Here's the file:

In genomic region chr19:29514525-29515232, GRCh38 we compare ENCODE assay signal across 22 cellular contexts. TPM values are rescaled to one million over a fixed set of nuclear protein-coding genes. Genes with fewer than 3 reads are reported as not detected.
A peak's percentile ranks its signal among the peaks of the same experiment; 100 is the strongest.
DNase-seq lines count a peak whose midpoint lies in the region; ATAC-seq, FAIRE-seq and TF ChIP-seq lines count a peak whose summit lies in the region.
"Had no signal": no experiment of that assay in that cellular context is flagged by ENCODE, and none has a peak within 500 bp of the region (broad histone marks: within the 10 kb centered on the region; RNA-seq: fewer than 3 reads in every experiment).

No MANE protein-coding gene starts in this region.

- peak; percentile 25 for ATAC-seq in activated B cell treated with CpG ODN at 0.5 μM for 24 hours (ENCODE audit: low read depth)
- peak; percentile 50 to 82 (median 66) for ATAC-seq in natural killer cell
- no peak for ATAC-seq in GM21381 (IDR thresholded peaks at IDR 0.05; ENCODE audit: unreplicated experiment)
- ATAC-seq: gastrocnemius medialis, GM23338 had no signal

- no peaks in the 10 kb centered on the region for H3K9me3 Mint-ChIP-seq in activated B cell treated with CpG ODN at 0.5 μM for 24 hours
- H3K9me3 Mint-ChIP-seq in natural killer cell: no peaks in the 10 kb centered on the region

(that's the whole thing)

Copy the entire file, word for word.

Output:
In genomic region chr19:29514525-29515232, GRCh38 we compare ENCODE assay signal across 22 cellular contexts. TPM values are rescaled to one million over a fixed set of nuclear protein-coding genes. Genes with fewer than 3 reads are reported as not detected.
A peak's percentile ranks its signal among the peaks of the same experiment; 100 is the strongest.
DNase-seq lines count a peak whose midpoint lies in the region; ATAC-seq, FAIRE-seq and TF ChIP-seq lines count a peak whose summit lies in the region.
"Had no signal": no experiment of that assay in that cellular context is flagged by ENCODE, and none has a peak within 500 bp of the region (broad histone marks: within the 10 kb centered on the region; RNA-seq: fewer than 3 reads in every experiment).

No MANE protein-coding gene starts in this region.

- peak; percentile 25 for ATAC-seq in activated B cell treated with CpG ODN at 0.5 μM for 24 hours (ENCODE audit: low read depth)
- peak; percentile 50 to 82 (median 66) for ATAC-seq in natural killer cell
- no peak for ATAC-seq in GM21381 (IDR thresholded peaks at IDR 0.05; ENCODE audit: unreplicated experiment)
- ATAC-seq: gastrocnemius medialis, GM23338 had no signal

- no peaks in the 10 kb centered on the region for H3K9me3 Mint-ChIP-seq in activated B cell treated with CpG ODN at 0.5 μM for 24 hours
- H3K9me3 Mint-ChIP-seq in natural killer cell: no peaks in the 10 kb centered on the region